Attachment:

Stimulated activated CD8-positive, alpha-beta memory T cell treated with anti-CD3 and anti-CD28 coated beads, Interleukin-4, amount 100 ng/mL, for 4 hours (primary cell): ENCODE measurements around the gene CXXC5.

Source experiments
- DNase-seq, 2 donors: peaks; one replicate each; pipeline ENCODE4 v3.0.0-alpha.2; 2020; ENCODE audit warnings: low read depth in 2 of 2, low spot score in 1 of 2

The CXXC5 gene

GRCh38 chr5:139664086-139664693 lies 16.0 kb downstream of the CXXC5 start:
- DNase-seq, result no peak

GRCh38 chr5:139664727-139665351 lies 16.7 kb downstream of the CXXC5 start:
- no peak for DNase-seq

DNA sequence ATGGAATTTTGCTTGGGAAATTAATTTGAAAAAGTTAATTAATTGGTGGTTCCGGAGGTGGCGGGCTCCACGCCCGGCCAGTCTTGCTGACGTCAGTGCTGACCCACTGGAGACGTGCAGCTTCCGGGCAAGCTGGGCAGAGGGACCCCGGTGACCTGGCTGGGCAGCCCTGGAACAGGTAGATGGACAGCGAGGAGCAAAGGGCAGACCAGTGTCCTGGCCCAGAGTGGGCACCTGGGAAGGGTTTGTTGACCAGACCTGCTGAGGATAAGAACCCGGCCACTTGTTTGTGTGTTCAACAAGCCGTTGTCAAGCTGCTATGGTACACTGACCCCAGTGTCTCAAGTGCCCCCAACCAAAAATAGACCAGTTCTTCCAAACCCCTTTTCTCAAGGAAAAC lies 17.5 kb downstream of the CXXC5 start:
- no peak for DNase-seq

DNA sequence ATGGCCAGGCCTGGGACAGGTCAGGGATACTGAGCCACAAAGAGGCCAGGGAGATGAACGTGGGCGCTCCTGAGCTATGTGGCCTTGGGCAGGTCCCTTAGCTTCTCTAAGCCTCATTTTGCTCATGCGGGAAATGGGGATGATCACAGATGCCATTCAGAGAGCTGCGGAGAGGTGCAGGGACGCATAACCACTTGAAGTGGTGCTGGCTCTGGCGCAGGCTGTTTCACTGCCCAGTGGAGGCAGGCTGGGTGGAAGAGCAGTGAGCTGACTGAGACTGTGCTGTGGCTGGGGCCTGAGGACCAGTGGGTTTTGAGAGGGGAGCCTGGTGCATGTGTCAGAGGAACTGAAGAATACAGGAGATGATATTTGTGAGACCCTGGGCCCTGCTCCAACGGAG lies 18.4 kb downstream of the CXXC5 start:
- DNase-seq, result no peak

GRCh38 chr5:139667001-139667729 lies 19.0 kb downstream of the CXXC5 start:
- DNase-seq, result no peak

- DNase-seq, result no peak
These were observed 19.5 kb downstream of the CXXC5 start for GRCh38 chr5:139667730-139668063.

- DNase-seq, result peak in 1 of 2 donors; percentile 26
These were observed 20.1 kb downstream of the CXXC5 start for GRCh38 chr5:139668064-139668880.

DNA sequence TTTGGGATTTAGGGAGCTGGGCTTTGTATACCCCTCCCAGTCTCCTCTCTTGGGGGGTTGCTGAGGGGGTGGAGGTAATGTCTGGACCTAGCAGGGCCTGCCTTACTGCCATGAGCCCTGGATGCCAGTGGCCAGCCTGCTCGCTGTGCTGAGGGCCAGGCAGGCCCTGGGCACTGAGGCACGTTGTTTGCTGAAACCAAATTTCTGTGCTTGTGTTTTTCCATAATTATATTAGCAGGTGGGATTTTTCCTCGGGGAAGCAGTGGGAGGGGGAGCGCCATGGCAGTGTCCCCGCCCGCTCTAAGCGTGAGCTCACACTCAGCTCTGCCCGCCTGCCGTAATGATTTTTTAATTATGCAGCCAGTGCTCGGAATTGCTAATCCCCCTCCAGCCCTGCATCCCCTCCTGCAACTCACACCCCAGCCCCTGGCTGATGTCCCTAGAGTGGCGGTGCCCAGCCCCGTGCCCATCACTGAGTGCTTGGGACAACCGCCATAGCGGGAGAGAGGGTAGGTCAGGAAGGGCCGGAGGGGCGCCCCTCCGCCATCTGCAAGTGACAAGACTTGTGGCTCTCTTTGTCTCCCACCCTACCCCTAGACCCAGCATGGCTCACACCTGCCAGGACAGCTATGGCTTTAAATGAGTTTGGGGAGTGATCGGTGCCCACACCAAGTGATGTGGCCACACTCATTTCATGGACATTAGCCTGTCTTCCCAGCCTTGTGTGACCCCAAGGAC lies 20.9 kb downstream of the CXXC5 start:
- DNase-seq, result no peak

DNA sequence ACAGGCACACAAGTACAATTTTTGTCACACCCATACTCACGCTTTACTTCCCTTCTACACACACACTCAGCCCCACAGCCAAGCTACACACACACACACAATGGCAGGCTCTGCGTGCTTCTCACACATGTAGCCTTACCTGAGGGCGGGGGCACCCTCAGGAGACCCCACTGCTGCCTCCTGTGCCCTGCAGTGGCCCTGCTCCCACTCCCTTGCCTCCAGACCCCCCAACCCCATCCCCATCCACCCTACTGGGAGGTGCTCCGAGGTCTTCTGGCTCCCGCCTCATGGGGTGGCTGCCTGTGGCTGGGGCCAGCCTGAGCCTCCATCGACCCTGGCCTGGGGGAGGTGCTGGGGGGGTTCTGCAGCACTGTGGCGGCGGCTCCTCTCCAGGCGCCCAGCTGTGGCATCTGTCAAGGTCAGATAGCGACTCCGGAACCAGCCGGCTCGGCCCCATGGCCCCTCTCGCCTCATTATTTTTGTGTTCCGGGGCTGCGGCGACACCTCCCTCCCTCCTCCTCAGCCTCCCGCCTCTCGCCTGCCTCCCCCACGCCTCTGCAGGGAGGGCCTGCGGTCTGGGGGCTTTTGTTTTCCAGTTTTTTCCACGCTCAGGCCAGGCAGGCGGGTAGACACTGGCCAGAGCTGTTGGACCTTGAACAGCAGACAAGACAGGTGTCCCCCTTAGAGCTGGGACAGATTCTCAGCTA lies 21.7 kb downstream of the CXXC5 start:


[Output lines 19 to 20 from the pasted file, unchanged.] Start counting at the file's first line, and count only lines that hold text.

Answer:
DNA sequence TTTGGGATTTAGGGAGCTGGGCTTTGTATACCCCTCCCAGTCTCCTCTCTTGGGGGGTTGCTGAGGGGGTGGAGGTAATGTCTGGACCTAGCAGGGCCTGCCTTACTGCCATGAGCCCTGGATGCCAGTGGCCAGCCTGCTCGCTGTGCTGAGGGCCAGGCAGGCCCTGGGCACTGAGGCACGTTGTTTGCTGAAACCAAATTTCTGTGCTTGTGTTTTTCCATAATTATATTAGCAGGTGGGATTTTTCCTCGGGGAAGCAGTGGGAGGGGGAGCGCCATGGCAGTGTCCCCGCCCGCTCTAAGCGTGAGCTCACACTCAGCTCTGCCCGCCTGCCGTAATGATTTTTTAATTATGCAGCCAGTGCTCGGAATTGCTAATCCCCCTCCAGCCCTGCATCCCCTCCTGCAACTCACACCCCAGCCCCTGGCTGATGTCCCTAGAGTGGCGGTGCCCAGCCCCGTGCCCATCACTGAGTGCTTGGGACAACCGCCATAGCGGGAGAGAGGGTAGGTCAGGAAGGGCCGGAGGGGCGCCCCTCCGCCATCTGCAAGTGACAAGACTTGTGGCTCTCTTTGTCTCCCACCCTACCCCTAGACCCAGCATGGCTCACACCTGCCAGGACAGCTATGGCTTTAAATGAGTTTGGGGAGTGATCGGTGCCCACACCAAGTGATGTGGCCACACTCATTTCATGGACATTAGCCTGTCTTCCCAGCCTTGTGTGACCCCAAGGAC lies 20.9 kb downstream of the CXXC5 start:
- DNase-seq, result no peak